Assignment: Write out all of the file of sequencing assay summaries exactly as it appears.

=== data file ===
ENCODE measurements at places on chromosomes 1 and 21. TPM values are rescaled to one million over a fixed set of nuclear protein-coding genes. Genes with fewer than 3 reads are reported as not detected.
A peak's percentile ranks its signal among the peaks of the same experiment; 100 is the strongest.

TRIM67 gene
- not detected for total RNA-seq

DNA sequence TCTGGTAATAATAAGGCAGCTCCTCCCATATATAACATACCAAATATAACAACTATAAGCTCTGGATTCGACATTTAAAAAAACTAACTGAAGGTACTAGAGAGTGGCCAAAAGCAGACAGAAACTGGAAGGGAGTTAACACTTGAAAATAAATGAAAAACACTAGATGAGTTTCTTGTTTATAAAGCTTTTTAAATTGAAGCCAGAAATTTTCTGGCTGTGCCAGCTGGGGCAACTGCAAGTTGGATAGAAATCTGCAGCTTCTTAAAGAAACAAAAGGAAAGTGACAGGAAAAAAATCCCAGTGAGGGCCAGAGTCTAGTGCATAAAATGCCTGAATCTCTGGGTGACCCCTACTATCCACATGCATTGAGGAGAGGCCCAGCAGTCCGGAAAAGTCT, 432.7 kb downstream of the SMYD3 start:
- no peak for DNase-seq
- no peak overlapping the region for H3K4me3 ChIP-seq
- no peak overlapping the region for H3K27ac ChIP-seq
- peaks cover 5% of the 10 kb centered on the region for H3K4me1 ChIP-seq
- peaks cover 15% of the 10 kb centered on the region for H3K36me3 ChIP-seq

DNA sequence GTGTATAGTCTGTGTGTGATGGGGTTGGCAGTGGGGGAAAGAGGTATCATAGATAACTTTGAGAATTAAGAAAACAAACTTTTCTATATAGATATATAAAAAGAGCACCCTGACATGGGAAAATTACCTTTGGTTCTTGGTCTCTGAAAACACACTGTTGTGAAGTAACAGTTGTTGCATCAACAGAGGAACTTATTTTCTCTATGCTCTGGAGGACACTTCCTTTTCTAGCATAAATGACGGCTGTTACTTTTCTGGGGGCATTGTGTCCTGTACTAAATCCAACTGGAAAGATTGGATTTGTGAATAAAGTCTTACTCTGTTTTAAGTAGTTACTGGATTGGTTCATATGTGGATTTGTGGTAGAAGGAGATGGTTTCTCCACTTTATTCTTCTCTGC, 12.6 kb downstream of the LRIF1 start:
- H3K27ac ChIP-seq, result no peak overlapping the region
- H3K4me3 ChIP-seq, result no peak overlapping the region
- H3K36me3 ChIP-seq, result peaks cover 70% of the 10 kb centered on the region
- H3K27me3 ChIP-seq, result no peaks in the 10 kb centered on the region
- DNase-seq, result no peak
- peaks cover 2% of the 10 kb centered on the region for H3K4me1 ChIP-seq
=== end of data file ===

ENCODE measurements at places on chromosomes 1 and 21. TPM values are rescaled to one million over a fixed set of nuclear protein-coding genes. Genes with fewer than 3 reads are reported as not detected.
A peak's percentile ranks its signal among the peaks of the same experiment; 100 is the strongest.

TRIM67 gene
- not detected for total RNA-seq

DNA sequence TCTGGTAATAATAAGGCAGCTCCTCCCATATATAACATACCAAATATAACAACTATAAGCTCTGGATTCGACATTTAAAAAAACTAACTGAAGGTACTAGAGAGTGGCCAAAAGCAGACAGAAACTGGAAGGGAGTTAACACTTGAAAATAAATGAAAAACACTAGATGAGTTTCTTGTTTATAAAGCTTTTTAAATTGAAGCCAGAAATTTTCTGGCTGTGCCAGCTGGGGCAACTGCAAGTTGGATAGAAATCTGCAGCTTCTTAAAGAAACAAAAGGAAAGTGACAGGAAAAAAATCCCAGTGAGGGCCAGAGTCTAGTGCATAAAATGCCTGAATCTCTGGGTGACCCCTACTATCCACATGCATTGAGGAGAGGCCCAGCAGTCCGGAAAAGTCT, 432.7 kb downstream of the SMYD3 start:
- no peak for DNase-seq
- no peak overlapping the region for H3K4me3 ChIP-seq
- no peak overlapping the region for H3K27ac ChIP-seq
- peaks cover 5% of the 10 kb centered on the region for H3K4me1 ChIP-seq
- peaks cover 15% of the 10 kb centered on the region for H3K36me3 ChIP-seq

DNA sequence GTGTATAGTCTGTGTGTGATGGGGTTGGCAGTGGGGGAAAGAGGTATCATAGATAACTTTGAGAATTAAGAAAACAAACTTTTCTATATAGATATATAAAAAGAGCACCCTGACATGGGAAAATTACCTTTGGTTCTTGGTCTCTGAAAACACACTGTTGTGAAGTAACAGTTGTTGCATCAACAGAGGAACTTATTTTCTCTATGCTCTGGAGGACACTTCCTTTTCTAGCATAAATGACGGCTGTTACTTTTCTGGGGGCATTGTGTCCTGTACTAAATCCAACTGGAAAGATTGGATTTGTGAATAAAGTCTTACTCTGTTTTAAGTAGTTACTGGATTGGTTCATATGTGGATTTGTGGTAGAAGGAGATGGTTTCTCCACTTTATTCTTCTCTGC, 12.6 kb downstream of the LRIF1 start:
- H3K27ac ChIP-seq, result no peak overlapping the region
- H3K4me3 ChIP-seq, result no peak overlapping the region
- H3K36me3 ChIP-seq, result peaks cover 70% of the 10 kb centered on the region
- H3K27me3 ChIP-seq, result no peaks in the 10 kb centered on the region
- DNase-seq, result no peak
- peaks cover 2% of the 10 kb centered on the region for H3K4me1 ChIP-seq